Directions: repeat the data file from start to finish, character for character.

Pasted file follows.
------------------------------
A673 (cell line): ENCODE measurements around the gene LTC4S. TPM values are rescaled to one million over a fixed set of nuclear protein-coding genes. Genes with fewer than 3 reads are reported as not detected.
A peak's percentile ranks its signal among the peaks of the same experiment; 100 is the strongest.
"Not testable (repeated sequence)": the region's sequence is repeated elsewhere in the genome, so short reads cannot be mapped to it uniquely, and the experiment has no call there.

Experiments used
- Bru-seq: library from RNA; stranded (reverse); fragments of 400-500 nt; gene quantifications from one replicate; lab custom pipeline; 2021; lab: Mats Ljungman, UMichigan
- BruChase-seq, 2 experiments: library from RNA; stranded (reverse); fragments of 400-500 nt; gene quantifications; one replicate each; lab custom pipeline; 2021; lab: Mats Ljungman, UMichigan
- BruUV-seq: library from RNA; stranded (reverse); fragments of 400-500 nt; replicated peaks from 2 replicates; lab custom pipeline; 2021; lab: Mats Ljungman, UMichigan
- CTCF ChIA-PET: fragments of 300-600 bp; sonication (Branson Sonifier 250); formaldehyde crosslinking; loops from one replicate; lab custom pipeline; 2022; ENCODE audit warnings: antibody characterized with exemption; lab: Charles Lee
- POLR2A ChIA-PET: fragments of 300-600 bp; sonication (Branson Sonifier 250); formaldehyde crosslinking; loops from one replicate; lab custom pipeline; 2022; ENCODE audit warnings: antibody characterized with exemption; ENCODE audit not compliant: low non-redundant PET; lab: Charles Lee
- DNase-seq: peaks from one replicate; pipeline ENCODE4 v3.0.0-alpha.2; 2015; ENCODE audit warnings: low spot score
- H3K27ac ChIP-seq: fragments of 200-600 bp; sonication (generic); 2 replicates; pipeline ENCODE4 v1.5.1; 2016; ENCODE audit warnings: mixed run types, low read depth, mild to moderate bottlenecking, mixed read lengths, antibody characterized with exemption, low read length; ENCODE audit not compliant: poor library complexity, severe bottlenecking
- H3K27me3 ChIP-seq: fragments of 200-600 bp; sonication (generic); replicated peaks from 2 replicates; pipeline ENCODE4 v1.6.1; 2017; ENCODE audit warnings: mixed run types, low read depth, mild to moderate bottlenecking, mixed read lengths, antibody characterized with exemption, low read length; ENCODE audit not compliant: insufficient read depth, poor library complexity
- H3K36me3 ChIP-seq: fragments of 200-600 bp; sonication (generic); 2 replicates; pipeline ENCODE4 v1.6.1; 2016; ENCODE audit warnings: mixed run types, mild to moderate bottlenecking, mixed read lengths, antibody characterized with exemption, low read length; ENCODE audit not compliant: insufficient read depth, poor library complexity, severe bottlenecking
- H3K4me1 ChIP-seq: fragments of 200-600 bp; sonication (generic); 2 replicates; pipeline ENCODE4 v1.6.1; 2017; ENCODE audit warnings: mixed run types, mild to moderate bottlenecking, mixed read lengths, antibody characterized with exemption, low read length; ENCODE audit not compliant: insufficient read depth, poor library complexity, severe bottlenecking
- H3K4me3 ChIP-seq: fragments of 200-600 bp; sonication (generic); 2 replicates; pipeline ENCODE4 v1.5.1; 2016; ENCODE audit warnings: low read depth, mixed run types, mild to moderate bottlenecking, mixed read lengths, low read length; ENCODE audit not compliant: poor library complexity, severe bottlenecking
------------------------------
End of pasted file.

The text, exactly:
A673 (cell line): ENCODE measurements around the gene LTC4S. TPM values are rescaled to one million over a fixed set of nuclear protein-coding genes. Genes with fewer than 3 reads are reported as not detected.
A peak's percentile ranks its signal among the peaks of the same experiment; 100 is the strongest.
"Not testable (repeated sequence)": the region's sequence is repeated elsewhere in the genome, so short reads cannot be mapped to it uniquely, and the experiment has no call there.

Experiments used
- Bru-seq: library from RNA; stranded (reverse); fragments of 400-500 nt; gene quantifications from one replicate; lab custom pipeline; 2021; lab: Mats Ljungman, UMichigan
- BruChase-seq, 2 experiments: library from RNA; stranded (reverse); fragments of 400-500 nt; gene quantifications; one replicate each; lab custom pipeline; 2021; lab: Mats Ljungman, UMichigan
- BruUV-seq: library from RNA; stranded (reverse); fragments of 400-500 nt; replicated peaks from 2 replicates; lab custom pipeline; 2021; lab: Mats Ljungman, UMichigan
- CTCF ChIA-PET: fragments of 300-600 bp; sonication (Branson Sonifier 250); formaldehyde crosslinking; loops from one replicate; lab custom pipeline; 2022; ENCODE audit warnings: antibody characterized with exemption; lab: Charles Lee
- POLR2A ChIA-PET: fragments of 300-600 bp; sonication (Branson Sonifier 250); formaldehyde crosslinking; loops from one replicate; lab custom pipeline; 2022; ENCODE audit warnings: antibody characterized with exemption; ENCODE audit not compliant: low non-redundant PET; lab: Charles Lee
- DNase-seq: peaks from one replicate; pipeline ENCODE4 v3.0.0-alpha.2; 2015; ENCODE audit warnings: low spot score
- H3K27ac ChIP-seq: fragments of 200-600 bp; sonication (generic); 2 replicates; pipeline ENCODE4 v1.5.1; 2016; ENCODE audit warnings: mixed run types, low read depth, mild to moderate bottlenecking, mixed read lengths, antibody characterized with exemption, low read length; ENCODE audit not compliant: poor library complexity, severe bottlenecking
- H3K27me3 ChIP-seq: fragments of 200-600 bp; sonication (generic); replicated peaks from 2 replicates; pipeline ENCODE4 v1.6.1; 2017; ENCODE audit warnings: mixed run types, low read depth, mild to moderate bottlenecking, mixed read lengths, antibody characterized with exemption, low read length; ENCODE audit not compliant: insufficient read depth, poor library complexity
- H3K36me3 ChIP-seq: fragments of 200-600 bp; sonication (generic); 2 replicates; pipeline ENCODE4 v1.6.1; 2016; ENCODE audit warnings: mixed run types, mild to moderate bottlenecking, mixed read lengths, antibody characterized with exemption, low read length; ENCODE audit not compliant: insufficient read depth, poor library complexity, severe bottlenecking
- H3K4me1 ChIP-seq: fragments of 200-600 bp; sonication (generic); 2 replicates; pipeline ENCODE4 v1.6.1; 2017; ENCODE audit warnings: mixed run types, mild to moderate bottlenecking, mixed read lengths, antibody characterized with exemption, low read length; ENCODE audit not compliant: insufficient read depth, poor library complexity, severe bottlenecking
- H3K4me3 ChIP-seq: fragments of 200-600 bp; sonication (generic); 2 replicates; pipeline ENCODE4 v1.5.1; 2016; ENCODE audit warnings: low read depth, mixed run types, mild to moderate bottlenecking, mixed read lengths, low read length; ENCODE audit not compliant: poor library complexity, severe bottlenecking